It can be an uncomfortable fact of life that, sometimes, dogs fight. Dogfights can sound scary, and may appear to be extremely frightening, but in the vast majority of cases no real damage is done. Much canine aggression is actually ritualistic, and dogs will generally only cause harm if they really intend to. Most dogfights, particularly those between dogs that are well socialised, are brief and will not cause any injury.
Dogs having an argument may growl, snap, bare their teeth, and bite at each other’s faces or necks. It is usually over as quickly as it begins.
Sometimes a dog fight is simply rough play that gets out of hand. A dog that is fighting as opposed to playing will have a stance that is stiff or rigid, and he will not be wagging his tail. Some dogs (like people) are simply bullies and will pick on or try to control another dog.
Preventing a Dogfight
• Introduce new dogs to your dog calmly and slowly.
• Avoid competition over foods by giving each their own bowl, their own treats, and their own bones. If giving to one, give to the other or keep them separated in different rooms. The same applies to toys.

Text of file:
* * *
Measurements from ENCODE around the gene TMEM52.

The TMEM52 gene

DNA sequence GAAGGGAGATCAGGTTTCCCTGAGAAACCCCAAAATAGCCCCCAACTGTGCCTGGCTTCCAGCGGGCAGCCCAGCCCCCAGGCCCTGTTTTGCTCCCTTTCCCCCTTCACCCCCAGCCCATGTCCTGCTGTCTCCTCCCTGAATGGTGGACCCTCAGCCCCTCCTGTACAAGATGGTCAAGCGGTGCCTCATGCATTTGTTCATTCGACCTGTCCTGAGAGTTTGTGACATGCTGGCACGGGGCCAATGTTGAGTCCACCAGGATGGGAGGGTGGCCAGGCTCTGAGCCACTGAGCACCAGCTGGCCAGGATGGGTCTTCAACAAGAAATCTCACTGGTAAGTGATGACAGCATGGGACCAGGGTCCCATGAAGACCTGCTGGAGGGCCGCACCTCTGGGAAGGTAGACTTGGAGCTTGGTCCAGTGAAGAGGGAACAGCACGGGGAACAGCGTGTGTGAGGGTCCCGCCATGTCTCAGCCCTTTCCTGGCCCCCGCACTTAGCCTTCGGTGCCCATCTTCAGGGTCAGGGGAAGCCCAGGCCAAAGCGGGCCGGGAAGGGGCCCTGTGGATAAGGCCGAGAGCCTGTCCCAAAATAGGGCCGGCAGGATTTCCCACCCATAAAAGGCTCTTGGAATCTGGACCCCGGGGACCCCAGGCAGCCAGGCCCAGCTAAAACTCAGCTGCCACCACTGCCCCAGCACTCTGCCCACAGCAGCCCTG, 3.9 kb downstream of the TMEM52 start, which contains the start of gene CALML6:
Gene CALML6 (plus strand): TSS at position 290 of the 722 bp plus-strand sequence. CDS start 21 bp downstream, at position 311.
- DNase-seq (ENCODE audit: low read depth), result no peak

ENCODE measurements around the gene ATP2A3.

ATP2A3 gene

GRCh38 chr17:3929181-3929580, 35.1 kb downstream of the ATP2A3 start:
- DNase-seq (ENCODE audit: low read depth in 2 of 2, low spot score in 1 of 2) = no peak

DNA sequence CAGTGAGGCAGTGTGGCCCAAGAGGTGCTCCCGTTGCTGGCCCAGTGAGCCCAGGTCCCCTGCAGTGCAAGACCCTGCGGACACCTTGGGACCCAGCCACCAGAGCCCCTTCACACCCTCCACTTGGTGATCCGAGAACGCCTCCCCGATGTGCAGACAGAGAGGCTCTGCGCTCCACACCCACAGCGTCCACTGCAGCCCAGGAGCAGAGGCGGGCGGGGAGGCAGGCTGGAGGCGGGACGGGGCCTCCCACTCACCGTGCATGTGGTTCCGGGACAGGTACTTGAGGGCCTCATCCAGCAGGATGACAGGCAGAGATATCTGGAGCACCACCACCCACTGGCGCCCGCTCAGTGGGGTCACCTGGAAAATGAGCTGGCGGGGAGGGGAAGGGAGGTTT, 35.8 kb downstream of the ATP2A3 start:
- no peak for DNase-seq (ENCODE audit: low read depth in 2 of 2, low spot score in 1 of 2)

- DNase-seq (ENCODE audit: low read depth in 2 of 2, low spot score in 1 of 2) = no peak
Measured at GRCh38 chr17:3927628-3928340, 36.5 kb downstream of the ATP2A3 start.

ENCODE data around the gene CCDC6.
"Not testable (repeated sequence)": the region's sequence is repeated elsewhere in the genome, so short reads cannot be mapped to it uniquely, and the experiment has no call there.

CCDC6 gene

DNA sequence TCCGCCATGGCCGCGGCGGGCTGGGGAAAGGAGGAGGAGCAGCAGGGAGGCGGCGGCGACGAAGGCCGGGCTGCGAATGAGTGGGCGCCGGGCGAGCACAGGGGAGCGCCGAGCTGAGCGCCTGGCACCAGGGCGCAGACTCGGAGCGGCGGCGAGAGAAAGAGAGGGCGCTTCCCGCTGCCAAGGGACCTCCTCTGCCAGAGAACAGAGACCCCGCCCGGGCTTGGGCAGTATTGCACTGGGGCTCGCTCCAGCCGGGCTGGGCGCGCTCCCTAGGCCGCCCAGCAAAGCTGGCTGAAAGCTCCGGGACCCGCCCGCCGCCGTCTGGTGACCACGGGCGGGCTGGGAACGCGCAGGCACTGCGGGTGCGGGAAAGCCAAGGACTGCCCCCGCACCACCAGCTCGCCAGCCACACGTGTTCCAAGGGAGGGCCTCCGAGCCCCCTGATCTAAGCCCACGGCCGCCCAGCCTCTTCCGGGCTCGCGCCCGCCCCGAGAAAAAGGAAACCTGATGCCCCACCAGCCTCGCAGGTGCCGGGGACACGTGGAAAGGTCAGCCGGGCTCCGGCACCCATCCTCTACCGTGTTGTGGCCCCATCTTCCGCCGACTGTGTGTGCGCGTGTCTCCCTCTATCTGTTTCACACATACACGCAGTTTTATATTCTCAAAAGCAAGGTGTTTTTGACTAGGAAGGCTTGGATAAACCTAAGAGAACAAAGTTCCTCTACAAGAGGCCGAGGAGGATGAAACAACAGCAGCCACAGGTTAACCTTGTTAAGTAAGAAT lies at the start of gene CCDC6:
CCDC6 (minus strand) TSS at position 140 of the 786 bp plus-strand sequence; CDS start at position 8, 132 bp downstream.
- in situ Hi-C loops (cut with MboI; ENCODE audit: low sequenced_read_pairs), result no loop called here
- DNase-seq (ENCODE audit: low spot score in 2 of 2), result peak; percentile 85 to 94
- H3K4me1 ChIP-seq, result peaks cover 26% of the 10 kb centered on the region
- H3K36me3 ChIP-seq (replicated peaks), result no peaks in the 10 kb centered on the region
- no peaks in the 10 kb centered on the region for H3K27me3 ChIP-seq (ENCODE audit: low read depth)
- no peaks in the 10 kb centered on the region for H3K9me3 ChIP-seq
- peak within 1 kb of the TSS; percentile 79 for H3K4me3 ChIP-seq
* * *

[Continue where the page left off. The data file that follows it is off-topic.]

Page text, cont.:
• If you are having another dog to visit, put away all toys and items that belong to your dog so that he doesn’t feel the need to defend them.
• Be aware that playtime can get rough with enthusiastic dogs and things can get out of hand. As the “pack leader”, it is your job as household human to interrupt the play when it gets too rough or the dogs become too overexcited. Give them a “time out”. Engage them in a game of fetch, take them for a walk, or give them each something to chew for “quiet time”. Here is where recall training is so important.
• Teach your dog to remain calm, especially when going outside to play, for a walk, or when guests arrive.
Breaking up a Dogfight
Shouting may be enough to distract fighting dogs. If not:
• Be prepared in advance for how to stop a fight
• Remember that most fights are harmless – “all bark and no bite”
• Don’t panic. By remaining calm, you’ll be more able to separate fighting dogs safely.
• Never grab a fighting dog by the collar. A dog will act on reflex and turn to bite without intention.
• Try to startle the fighting dogs with a clap, shout, or foot stomp. Banging two metal bowls together may also do the trick. A whistle is also a good idea.
• Spray the dogs with water or pour water from a bowl over their heads.
• Try putting something large between the dogs – or throw a blanket over both dogs.
• If all else fails, you may need to carefully, physically separate the dogs. Enlist the help of another, and grab the dog’s back upper legs, just under the hips (never grab the lower legs). Lift them off the ground and move backwards.
As soon as the dogs stop fighting, separate them so that they can’t see each other until they have both calmed down.”Time out”. Just like bickering children!